Complete the census here: https://form.jotformpro.com/71773113062954


And while you’re filling things out, don’t forget to subscribe to the Maine State Grange Website!

Jun 172017
 

by Denise Whitmore, Secretary

Androscoggin Grange #8 held it’s elections last night, 6/16/17, and it when very well. We also got a lot of business done, but to me, the best thing was to see these four people honored for 25 years of service to the Grange. From left to right we have presenting certificates protemp Assistant Steward Maynard Chapman and Master Byron Boyington. Receiving 25-year certificates are LAS Janice Brewer, Mert Buzzell, newly elected lecturer, Carol Buzzell and Ceres Joanne Boyington. We would like to thank chief deputy Maynard Chapman and Gladys Chapman for coming to our rescue last night and many times before. The meeting may have lasted two hours but it was a very happy and productive meeting. Congratulations to our honored 25-year members and our newly elected officers.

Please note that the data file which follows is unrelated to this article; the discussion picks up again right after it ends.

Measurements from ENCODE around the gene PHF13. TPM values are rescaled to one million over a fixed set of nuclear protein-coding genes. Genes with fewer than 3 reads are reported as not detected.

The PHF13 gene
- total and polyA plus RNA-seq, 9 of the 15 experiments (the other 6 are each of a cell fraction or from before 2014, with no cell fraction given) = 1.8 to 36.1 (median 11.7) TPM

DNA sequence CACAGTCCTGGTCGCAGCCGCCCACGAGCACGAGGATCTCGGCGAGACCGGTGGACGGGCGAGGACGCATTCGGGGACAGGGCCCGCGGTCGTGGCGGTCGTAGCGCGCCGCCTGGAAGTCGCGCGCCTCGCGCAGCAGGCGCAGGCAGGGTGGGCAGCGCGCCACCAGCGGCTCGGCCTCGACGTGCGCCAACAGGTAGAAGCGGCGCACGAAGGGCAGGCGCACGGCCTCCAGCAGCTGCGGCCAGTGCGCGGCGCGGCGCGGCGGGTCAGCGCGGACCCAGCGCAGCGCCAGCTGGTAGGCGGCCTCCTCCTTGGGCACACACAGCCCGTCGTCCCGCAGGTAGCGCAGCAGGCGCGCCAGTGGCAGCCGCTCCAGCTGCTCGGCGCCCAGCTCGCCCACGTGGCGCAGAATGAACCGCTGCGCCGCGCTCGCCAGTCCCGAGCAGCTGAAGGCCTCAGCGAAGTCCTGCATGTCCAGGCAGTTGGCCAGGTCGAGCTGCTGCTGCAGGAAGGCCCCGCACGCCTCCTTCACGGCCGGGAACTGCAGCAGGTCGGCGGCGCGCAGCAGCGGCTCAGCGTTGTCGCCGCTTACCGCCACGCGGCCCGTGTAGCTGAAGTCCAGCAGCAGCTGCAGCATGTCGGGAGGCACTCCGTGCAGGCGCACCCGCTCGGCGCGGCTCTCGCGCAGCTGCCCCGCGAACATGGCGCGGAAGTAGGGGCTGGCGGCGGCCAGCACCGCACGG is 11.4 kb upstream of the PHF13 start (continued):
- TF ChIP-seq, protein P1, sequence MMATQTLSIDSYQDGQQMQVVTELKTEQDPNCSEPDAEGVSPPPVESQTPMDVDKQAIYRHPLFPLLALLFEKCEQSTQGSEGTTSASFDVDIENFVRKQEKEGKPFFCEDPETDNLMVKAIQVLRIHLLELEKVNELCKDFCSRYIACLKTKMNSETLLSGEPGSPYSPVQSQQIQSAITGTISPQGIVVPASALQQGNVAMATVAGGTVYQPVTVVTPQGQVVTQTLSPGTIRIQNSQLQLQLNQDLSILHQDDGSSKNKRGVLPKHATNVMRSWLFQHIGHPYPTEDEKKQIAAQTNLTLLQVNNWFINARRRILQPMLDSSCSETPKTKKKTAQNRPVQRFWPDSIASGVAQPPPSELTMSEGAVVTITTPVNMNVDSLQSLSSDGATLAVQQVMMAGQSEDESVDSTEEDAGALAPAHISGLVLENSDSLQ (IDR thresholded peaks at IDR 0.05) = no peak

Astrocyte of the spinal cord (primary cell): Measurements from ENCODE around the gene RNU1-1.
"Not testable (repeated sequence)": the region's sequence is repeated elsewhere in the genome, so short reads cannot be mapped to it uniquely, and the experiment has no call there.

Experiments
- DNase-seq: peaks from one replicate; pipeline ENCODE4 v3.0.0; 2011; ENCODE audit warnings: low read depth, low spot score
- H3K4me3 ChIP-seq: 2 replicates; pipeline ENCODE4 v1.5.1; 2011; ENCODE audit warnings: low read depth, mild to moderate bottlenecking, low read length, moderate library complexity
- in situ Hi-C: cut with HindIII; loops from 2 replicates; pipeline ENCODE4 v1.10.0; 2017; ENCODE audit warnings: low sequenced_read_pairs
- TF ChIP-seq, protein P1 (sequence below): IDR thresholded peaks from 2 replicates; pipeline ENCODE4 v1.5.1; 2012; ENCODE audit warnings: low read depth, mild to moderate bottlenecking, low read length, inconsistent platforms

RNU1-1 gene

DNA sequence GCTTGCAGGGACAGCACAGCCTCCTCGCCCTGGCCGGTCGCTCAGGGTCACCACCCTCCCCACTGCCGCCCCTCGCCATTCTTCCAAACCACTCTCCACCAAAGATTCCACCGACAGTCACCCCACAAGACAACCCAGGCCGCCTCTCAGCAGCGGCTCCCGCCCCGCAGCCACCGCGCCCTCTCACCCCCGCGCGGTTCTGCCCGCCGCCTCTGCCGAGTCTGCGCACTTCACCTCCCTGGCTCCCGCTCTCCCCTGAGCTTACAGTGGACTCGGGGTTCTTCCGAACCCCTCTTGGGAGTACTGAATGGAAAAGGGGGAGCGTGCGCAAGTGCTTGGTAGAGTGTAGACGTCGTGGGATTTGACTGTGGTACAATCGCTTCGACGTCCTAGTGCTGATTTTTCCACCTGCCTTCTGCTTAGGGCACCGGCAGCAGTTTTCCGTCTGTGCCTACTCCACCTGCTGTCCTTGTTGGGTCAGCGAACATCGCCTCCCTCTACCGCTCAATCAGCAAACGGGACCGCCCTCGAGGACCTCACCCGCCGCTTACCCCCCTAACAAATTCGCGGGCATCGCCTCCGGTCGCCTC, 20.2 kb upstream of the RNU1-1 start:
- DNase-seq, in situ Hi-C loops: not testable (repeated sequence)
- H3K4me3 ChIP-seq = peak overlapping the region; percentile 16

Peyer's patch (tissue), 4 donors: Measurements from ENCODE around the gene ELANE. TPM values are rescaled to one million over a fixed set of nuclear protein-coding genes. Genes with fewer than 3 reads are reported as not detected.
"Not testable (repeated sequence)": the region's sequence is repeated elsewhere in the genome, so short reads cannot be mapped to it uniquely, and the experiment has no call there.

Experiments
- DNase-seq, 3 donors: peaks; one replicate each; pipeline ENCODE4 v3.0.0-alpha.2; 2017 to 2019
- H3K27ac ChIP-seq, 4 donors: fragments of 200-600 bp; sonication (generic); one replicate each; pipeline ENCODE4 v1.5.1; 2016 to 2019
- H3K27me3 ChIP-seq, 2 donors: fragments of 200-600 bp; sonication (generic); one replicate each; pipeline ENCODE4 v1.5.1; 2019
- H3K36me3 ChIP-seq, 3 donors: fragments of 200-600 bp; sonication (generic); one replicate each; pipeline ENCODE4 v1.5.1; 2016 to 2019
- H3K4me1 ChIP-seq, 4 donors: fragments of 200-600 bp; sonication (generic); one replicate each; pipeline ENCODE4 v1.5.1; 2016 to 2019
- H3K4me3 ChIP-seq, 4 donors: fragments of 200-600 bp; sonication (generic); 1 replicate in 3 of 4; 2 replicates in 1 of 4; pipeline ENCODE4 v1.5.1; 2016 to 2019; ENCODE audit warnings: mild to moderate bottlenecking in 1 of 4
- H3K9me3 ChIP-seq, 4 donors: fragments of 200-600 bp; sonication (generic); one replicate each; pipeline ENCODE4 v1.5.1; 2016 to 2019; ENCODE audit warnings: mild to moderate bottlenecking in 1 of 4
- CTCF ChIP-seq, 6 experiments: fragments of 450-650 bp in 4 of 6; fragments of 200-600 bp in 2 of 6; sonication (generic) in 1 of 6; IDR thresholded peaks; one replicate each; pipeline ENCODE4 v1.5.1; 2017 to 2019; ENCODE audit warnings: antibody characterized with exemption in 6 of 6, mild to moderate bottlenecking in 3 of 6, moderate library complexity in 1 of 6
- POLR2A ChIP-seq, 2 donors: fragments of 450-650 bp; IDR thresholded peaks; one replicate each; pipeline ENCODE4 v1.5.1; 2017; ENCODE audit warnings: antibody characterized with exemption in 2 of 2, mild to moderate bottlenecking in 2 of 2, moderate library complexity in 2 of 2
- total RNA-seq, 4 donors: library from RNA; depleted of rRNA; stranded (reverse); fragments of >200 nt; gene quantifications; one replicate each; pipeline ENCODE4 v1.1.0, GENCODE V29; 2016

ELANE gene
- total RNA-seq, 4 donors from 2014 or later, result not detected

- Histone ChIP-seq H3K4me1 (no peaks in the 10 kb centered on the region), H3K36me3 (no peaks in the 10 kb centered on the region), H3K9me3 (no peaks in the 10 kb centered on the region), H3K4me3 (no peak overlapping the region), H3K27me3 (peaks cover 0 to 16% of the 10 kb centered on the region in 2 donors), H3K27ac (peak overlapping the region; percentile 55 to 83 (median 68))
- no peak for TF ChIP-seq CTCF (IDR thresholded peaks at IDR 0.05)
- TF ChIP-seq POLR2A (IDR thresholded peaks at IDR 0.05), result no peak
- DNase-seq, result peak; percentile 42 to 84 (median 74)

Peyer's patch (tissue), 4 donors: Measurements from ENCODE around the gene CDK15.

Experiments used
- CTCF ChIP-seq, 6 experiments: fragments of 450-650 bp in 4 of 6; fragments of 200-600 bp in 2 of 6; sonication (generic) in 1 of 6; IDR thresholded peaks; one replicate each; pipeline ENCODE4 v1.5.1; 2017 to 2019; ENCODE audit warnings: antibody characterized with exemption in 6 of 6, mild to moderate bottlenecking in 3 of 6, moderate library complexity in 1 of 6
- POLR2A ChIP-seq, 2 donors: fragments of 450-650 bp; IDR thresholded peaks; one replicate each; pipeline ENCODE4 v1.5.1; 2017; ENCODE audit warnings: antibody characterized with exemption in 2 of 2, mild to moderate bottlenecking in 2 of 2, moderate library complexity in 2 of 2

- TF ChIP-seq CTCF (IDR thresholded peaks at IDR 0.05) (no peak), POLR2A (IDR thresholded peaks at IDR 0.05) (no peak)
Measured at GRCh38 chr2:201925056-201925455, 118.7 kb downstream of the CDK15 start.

Jun 162017
 

A mug WBBy Walter Boomsma,
Communications Director

When I sit down to write this column every month, I usually scan back over a previous couple of months to review what I’ve written and posted. (Hint: if you go to the website and type “Communications” in the search box in the upper right corner, you can do the same!) This time I was a bit surprised at the number of posts my search produced. There have been a lot of “Communication Bullets” over the past couple of months.